Hepatitis C

Hepatitis C is a form of hepatitis, or 'inflammation of the liver,' caused by a virus known as the hepatitis C virus, or HCV. HCV infection is more common in Europe and the United States than HIV infection. It is estimated that between a quarter and a half million people in the United Kingdom are infected with HCV. Co-infection with HCV and HIV is a growing concern. Experts believe that 15 to 30% of HIV-positive people are also infected with HCV, but among injecting drug users and haemophiliacs, the rate can be as high as 90%.

HCV was first identified in 1989 and is similar to the viruses that cause yellow fever and Dengue fever. It is not related to hepatitis B virus, although it causes similar symptoms. HCV inhabits both the liver and the lymphatic system, and over time it may infect other organs too.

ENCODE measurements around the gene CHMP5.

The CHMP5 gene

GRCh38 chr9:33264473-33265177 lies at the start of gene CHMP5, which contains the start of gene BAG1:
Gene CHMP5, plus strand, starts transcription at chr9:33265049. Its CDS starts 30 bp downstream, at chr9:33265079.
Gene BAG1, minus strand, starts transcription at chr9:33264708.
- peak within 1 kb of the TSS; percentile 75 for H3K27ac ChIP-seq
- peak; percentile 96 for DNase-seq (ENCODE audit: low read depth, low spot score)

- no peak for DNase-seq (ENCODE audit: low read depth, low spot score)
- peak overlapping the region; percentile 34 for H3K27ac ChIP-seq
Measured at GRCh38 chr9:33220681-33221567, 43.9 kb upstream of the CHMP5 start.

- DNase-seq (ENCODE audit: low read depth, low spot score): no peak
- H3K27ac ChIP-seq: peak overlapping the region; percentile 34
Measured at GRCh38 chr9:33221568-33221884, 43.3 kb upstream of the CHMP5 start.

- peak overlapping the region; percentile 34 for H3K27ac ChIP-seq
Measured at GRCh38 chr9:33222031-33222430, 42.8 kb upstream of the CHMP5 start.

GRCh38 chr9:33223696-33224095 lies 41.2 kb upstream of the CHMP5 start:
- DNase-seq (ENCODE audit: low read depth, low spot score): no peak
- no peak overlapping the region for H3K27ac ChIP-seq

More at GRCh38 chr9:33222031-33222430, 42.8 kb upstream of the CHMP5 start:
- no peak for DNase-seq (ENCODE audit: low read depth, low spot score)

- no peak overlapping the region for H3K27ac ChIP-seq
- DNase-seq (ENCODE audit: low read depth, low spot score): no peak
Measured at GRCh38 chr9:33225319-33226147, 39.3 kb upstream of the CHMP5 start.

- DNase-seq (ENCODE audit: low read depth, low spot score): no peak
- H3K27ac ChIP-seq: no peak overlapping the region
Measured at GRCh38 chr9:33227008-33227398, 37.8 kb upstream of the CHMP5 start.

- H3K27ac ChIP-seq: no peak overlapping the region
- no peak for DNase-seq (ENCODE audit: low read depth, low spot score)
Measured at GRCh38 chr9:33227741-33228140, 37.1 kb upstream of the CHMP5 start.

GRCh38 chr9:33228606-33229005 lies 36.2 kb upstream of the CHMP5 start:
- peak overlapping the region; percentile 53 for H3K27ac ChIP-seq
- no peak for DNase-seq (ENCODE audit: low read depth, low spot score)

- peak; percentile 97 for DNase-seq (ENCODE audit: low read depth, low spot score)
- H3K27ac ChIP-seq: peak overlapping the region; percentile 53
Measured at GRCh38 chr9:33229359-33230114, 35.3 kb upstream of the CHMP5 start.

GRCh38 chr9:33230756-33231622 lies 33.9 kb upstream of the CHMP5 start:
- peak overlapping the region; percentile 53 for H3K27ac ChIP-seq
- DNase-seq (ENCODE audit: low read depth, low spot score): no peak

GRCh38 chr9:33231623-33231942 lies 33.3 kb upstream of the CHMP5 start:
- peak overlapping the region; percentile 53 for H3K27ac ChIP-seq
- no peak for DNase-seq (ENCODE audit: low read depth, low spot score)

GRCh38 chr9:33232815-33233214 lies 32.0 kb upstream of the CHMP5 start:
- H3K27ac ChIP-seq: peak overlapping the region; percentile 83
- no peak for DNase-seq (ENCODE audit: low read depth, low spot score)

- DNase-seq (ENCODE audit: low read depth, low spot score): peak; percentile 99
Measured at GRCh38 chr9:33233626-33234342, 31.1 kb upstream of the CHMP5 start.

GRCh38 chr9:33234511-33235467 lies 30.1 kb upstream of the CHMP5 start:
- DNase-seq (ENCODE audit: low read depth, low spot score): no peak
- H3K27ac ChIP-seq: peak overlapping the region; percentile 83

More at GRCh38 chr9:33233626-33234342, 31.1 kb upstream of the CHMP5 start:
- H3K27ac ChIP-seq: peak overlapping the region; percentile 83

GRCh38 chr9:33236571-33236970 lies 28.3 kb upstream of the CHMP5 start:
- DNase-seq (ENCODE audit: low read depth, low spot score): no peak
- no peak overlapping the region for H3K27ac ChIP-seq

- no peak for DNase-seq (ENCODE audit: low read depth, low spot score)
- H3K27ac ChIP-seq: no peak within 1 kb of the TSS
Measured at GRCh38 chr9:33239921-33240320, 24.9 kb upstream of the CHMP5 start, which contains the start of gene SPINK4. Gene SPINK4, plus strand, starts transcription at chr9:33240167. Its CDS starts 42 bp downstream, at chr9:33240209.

HCV infection can cause slowly progressive, long-term liver disease, ultimately leading to liver tissue damage, scarring (cirrhosis) and liver cancer.

Hepatitis information

For more information on hepatitis visit infohep.org.

Infohep is a project we're working on in partnership with the European Liver Patients Association (ELPA).

Visit infohep.org >
Community Consensus Statement on Access to HIV Treatment and its Use for Prevention

Together, we can make it happen

We can end HIV soon if people have equal access to HIV drugs as treatment and as PrEP, and have free choice over whether to take them.

Launched today, the Community Consensus Statement is a basic set of principles aimed at making sure that happens.

The Community Consensus Statement is a joint initiative of AVAC, EATG, MSMGF, GNP+, HIV i-Base, the International HIV/AIDS Alliance, ITPC and NAM/aidsmap